UPDATE: Facebook has finally broken its silence over TRAI’s decision and the company said that it was disappointed with the outcome.
“Our goal with Free Basics is to bring more people online with an open, non-exclusive and free platform. While disappointed with the outcome, we will continue our efforts to eliminate barriers and give the unconnected an easier path to the internet and the opportunities it brings.”
India’s telecom watchdog, Telecom Regulatory Authority of India (TRAI), has finally put to rest the differential pricing debate as it said on Monday that no company can charge subscribers different prices for access to different type of content.
TRAI’s ruling is a blow to Airtel Zero and Facebook’s Free Basics platform.
In the last few months Facebook had entered into a tussle with TRAI over Free Basics, and in the last few months, Facebook has been trying to garner support for the platform through advertising campaigns and a poll on its platform asking users to save Free Basics.
The regulator, which warned the operators that they cannot enter into any arrangement based on discriminatory pricing, also said that operators will be fined between Rs. 50,000-50 lakh if the ruling is violated.
“No service provider shall enter into any arrangement, agreement or contract, by whatever name called, with any person, natural or legal, that has the effect of discriminatory tarlffs for data services being offered or charged by the service provider for the purpose of evading the prohibition in this regulation,” TRAI said in a statement.
Earlier, HT learnt from TRAI sources that the final guidelines were going to be announced on Monday around 4 PM in the evening. Sources also revealed that the committee, which was looking into the issue, had come to a unanimous decision to stop differential pricing citing that customers should not be constrained from accessing any kind of service or product on the internet.
Differential pricing for data, is exactly what it sounds like — charging customers different prices for access to different websites and services. If mobile operators had their way, you would get a separate bill for using WhatsApp, another one for watching YouTube videos, yet another one for making a Skype call — and pay nothing at all for using Facebook that struck a deal.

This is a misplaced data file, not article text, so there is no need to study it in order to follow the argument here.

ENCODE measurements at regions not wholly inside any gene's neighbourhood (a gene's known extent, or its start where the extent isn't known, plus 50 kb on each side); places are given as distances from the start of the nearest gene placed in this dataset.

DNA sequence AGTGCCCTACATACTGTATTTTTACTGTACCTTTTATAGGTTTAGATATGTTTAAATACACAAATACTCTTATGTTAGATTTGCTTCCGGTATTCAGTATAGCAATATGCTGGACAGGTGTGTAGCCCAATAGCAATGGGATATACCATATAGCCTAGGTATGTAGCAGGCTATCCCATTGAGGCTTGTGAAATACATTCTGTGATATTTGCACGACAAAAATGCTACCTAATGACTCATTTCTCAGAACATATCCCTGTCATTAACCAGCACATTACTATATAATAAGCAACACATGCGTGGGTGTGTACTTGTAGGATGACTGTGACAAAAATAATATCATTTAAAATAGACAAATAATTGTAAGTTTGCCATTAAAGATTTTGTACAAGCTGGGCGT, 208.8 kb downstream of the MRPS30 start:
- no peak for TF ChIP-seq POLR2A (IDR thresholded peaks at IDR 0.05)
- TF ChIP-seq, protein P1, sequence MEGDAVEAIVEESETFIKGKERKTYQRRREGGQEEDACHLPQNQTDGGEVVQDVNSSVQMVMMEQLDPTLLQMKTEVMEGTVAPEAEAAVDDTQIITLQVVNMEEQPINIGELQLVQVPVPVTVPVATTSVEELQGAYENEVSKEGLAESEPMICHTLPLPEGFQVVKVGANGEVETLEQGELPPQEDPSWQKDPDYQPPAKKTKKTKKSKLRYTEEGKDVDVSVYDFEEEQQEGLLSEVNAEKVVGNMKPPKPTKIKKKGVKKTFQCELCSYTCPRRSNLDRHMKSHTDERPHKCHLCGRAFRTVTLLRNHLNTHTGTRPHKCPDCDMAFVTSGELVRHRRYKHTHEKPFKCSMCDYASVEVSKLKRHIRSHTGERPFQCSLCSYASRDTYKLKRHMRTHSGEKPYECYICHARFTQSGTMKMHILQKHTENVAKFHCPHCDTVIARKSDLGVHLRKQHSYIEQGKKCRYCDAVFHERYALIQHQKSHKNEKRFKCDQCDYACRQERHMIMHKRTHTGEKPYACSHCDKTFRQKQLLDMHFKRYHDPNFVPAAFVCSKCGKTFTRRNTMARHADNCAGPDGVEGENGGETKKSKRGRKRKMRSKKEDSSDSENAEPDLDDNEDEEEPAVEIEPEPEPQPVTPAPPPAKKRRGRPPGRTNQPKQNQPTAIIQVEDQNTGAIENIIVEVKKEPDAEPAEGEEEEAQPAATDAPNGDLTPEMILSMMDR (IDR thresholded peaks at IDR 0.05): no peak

TRAI had released a 11-page consultation paper on differential pricing in December seeking industry stakeholders comments about arriving at different alternatives to zero-rated services or services that can have the same effect but would keep the internet free and neutral.
Later, the watchdog held an open house discussion on differential pricing at the PHD Chamber of Commerce in New Delhi after stakeholders and individuals had submitted their comments about differential pricing and its effects on net neutrality. In their comments, the telecom operators and Facebook had sent replies in favour of differential pricing with interests in providing free/subsidised but regulated internet plans (like Airtel Zero or Facebook’s Free Basics) to the customers.
The PHD Chamber of Commerce and Industry will see an undoubtedly fiery debate on Net Neutrality and Free Basics on Thursday (AFP Photo)
Before the open house discussion, TRAI had asked asked Reliance Communications to put a hold on Free Basics (previously Internet.org) till the time the final guidelines were laid out due to a raging controversy on net neutrality. To which Facebook retaliated by asking its users to send in responses to TRAI, favouring Free Basics.Once all the responses were in, TRAI questioned Facebook’s methods which resulted in a series of exchanges made public by TRAI.
As the debate refused to die down, minister of state in the Prime Minister’s Office (PMO) Jitendra Singh met telecom minister Ravi Shankar Prasad to discuss the issues related to differential data pricing — a key factor in Digital India and Make-In-India initiatives. Later, reports hinted that the PMO may soon start providing first time Internet users in the country with some amount of free mobile Internet data like LPG subsidy.
Read the entire ruling here.